EEOC

EEOC final rules provide employers clarity on wellness programs, but they may confuse the public about genetic privacy and anti-discrimination laws, some groups said.

Although there are many objections to EEOC proposed changes, some in the business community want more liberal regulations around wellness program inducements.

The final regulations detailing GINA's employer section aim to simplify rules and definitions, and to provide safe harbor and guidance for businesses.

As the Equal Employment Opportunity Commission prepares its discrimination policy, it has collected comments from stakeholders regarding genetic information, incidental errors, and protection for employers and employees.

At the public meeting, speakers from groups representing employers and employees pointed out the need for the EEOC to clarify "inadvertent acquisition" of genetic information under which employers would not be held in violation of the law and to provide specific examples of the types of genetic information linked to "manifested diseases" which the law does not protect.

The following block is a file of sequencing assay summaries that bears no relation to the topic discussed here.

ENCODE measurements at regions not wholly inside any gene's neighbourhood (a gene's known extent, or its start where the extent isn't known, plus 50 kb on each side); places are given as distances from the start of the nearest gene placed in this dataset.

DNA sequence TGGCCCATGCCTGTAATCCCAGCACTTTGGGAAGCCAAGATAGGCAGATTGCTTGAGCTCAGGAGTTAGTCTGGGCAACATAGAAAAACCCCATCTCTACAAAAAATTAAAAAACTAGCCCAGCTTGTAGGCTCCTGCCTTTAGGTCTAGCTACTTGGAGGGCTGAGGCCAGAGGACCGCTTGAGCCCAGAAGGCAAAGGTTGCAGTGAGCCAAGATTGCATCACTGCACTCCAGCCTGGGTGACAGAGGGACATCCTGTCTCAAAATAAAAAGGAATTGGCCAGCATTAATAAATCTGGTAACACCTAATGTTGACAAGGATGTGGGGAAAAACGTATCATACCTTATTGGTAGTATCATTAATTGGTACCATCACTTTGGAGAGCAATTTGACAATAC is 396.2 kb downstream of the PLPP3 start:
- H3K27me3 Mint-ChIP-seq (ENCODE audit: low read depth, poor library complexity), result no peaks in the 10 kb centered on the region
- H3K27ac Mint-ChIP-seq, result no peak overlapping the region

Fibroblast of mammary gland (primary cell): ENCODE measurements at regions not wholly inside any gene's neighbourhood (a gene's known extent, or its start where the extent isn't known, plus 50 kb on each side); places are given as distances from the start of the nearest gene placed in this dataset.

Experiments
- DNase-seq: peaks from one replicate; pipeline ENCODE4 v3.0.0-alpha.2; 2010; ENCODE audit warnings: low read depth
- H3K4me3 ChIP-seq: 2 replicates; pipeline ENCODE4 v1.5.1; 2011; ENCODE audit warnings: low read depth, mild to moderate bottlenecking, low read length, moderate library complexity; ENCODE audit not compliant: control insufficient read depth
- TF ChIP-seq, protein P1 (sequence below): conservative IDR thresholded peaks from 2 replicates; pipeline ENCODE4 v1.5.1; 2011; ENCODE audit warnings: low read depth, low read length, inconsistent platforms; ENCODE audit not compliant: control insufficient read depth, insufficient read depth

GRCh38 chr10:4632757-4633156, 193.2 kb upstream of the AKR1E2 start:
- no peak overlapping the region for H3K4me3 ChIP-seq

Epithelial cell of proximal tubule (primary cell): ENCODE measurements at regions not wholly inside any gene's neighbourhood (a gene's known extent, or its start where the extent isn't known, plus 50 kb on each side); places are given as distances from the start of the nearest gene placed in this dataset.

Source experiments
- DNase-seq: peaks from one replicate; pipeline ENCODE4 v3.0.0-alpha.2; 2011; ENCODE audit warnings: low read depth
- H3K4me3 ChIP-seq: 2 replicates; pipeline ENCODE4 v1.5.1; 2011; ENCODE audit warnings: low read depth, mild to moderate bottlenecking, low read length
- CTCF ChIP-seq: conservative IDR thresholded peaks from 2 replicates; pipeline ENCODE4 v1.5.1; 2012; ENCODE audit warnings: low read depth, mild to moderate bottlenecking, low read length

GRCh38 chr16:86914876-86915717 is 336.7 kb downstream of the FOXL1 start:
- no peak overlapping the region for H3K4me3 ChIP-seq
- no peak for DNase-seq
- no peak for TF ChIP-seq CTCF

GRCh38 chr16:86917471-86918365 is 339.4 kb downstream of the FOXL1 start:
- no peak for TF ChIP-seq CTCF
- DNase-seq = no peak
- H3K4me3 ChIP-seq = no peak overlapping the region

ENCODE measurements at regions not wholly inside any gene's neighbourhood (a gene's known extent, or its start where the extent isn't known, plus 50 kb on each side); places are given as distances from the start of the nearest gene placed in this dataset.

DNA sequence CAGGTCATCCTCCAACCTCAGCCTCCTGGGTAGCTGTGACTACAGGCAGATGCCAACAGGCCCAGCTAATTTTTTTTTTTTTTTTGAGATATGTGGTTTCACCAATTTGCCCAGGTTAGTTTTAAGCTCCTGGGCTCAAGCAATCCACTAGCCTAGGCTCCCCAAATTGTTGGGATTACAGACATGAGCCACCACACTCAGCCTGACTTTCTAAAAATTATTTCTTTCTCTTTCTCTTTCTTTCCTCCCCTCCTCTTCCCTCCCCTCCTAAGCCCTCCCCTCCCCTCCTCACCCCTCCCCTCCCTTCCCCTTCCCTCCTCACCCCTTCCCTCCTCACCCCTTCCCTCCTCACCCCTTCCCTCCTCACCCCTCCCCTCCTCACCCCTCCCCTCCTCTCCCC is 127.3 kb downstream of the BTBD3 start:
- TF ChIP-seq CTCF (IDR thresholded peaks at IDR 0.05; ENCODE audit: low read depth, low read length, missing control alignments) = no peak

The law's Title II section and 'firewall' protections may be at the center of discussion as EEOC drafts its regulations.

Direct-to-consumer genetic testing companies have offered to test families separated at the southern US border, but that raises ethical issues.

CNBC reports that confirming a positive result from 23andMe's BRCA health report can be expensive.

The New York Times reports on a project to develop a tree DNA database to uncover illegal logging.

In PLOS this week: links between gut microbiome and colorectal cancer mutations, targeted sequencing uncovers genetic susceptibilities to epilepsy in Koreans, and more.